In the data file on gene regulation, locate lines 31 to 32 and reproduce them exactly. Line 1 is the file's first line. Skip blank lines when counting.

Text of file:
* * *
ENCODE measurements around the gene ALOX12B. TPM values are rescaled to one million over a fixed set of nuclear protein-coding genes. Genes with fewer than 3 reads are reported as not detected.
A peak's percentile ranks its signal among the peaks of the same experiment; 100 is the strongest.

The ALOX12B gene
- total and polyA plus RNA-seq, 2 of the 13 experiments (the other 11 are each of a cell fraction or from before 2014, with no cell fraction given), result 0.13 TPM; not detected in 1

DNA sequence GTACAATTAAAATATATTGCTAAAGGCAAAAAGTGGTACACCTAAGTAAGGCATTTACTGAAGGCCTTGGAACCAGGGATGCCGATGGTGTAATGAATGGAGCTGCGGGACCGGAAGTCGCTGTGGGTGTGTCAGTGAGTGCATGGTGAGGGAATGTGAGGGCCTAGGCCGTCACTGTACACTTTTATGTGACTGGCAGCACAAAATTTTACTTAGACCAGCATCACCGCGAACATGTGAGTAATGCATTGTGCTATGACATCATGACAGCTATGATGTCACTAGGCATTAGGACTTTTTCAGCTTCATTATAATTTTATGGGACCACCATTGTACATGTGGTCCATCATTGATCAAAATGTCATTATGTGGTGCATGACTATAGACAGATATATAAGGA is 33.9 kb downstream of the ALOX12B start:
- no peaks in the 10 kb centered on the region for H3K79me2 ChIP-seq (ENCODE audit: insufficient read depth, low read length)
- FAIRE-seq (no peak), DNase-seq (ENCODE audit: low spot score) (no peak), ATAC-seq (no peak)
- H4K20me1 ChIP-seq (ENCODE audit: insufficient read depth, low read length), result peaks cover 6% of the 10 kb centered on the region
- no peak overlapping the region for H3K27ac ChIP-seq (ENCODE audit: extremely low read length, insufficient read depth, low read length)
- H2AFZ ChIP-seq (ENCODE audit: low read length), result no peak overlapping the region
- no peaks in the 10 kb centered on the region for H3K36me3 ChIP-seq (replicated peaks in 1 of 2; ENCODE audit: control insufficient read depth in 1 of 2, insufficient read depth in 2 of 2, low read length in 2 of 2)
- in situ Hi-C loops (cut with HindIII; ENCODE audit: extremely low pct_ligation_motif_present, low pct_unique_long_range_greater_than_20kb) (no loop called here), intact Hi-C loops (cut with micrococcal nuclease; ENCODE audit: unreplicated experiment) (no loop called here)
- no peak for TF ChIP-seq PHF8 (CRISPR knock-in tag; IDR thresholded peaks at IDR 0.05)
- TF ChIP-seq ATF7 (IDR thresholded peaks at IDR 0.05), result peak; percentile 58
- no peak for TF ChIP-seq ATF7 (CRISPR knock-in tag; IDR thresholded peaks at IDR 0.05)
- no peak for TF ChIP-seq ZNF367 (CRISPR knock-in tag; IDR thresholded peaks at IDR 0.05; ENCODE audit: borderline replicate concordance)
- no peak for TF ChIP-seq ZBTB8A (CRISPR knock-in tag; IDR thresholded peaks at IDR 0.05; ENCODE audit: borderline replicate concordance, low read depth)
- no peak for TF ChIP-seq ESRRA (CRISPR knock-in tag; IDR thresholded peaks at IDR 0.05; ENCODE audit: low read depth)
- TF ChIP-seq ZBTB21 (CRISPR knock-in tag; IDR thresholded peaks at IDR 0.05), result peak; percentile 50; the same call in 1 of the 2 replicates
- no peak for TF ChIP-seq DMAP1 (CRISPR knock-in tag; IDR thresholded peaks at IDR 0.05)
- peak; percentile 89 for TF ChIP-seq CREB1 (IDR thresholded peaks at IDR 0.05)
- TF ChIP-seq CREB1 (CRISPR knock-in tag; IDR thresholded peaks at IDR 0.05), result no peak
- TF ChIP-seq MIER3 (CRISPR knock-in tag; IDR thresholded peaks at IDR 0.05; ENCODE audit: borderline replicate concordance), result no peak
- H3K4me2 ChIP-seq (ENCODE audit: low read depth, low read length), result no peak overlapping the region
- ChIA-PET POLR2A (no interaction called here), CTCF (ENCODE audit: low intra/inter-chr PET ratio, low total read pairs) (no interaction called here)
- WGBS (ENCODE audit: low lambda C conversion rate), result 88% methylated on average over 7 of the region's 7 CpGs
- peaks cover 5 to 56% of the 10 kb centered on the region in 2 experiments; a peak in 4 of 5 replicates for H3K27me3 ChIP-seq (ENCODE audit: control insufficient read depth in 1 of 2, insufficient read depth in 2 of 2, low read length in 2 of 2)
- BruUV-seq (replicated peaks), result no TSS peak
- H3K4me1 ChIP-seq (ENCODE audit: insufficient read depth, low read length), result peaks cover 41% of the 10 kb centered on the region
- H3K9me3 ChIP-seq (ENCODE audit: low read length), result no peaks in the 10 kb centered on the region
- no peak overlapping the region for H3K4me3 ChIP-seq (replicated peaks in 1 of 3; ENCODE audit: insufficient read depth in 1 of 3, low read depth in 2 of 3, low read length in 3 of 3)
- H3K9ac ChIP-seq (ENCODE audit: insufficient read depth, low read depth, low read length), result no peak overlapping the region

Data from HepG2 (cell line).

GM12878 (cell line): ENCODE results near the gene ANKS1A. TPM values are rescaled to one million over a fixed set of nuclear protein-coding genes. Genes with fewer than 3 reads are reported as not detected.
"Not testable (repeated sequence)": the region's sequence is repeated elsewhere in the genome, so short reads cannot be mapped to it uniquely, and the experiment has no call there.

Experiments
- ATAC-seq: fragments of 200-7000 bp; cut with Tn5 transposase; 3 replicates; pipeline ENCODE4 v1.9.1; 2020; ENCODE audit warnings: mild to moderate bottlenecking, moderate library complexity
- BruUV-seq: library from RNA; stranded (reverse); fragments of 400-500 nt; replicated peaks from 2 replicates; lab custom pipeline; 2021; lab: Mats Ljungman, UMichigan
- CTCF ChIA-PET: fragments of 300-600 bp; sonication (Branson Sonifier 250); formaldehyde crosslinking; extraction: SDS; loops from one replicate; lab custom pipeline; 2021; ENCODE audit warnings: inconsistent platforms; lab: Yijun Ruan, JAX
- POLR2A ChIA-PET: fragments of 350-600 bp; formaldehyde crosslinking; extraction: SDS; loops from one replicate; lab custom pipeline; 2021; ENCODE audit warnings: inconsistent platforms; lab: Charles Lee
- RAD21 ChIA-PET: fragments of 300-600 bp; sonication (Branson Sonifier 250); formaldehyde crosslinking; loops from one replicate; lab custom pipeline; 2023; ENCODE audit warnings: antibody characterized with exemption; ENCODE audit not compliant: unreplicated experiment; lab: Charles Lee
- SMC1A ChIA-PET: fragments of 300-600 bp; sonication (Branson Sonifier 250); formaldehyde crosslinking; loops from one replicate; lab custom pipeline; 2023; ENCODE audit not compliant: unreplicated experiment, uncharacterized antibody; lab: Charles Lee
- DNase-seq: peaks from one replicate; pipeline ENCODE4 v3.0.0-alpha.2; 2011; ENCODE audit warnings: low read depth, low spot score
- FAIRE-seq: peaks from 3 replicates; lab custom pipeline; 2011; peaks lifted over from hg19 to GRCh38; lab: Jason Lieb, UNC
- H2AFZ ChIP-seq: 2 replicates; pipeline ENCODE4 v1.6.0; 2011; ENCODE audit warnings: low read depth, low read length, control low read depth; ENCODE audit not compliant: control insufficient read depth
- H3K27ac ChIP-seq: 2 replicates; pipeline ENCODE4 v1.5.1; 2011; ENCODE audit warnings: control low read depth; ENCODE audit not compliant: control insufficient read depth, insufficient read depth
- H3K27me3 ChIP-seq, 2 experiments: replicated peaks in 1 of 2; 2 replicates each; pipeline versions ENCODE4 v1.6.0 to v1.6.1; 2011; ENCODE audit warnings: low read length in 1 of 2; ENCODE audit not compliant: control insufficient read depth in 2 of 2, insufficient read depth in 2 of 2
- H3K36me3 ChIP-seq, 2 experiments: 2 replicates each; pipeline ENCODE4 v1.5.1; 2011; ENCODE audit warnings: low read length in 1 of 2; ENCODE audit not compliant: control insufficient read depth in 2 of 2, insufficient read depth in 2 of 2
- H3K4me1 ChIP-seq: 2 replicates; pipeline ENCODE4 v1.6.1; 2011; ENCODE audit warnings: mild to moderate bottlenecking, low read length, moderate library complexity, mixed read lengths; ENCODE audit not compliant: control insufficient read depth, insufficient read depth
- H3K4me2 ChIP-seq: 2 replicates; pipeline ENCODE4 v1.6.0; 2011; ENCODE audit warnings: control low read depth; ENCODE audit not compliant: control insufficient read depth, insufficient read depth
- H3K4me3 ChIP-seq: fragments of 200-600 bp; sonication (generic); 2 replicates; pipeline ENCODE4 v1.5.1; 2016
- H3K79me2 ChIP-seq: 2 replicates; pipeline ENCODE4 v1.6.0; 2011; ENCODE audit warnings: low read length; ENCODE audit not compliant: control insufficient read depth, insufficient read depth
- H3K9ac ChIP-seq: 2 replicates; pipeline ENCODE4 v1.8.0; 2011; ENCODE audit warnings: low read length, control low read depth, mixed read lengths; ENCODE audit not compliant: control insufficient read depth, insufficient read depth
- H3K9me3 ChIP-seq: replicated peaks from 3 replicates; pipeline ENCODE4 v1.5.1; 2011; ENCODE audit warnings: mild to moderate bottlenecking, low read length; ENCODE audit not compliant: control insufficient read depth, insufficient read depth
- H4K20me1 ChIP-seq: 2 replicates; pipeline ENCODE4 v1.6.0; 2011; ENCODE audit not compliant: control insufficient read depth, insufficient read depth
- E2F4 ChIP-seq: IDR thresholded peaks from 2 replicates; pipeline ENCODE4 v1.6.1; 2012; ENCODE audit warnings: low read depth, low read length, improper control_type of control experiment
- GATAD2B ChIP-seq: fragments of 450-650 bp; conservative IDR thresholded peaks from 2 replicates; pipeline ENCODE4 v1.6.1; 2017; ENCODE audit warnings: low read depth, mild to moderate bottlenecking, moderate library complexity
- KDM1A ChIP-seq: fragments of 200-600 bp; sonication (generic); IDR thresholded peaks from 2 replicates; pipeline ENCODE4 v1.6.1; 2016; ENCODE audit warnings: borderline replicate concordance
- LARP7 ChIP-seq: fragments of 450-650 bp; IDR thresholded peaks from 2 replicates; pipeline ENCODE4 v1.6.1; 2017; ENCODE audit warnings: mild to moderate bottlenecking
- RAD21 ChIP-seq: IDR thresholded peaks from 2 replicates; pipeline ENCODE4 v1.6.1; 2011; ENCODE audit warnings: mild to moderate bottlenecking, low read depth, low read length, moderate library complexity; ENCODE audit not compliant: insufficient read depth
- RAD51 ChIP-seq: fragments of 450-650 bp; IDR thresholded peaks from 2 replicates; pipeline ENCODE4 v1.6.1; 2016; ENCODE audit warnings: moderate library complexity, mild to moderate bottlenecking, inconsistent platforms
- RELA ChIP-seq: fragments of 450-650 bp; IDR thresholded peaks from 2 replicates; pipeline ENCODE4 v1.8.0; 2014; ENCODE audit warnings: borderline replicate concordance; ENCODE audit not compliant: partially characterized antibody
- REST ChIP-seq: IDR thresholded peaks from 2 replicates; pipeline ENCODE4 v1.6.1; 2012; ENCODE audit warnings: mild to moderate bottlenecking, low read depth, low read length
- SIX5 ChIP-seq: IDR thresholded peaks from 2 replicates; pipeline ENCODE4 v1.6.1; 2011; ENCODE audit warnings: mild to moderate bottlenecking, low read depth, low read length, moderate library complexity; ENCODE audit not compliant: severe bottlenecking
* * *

- no peak overlapping the region for H3K4me3 ChIP-seq (replicated peaks in 1 of 3; ENCODE audit: insufficient read depth in 1 of 3, low read depth in 2 of 3, low read length in 3 of 3)
- H3K9ac ChIP-seq (ENCODE audit: insufficient read depth, low read depth, low read length), result no peak overlapping the region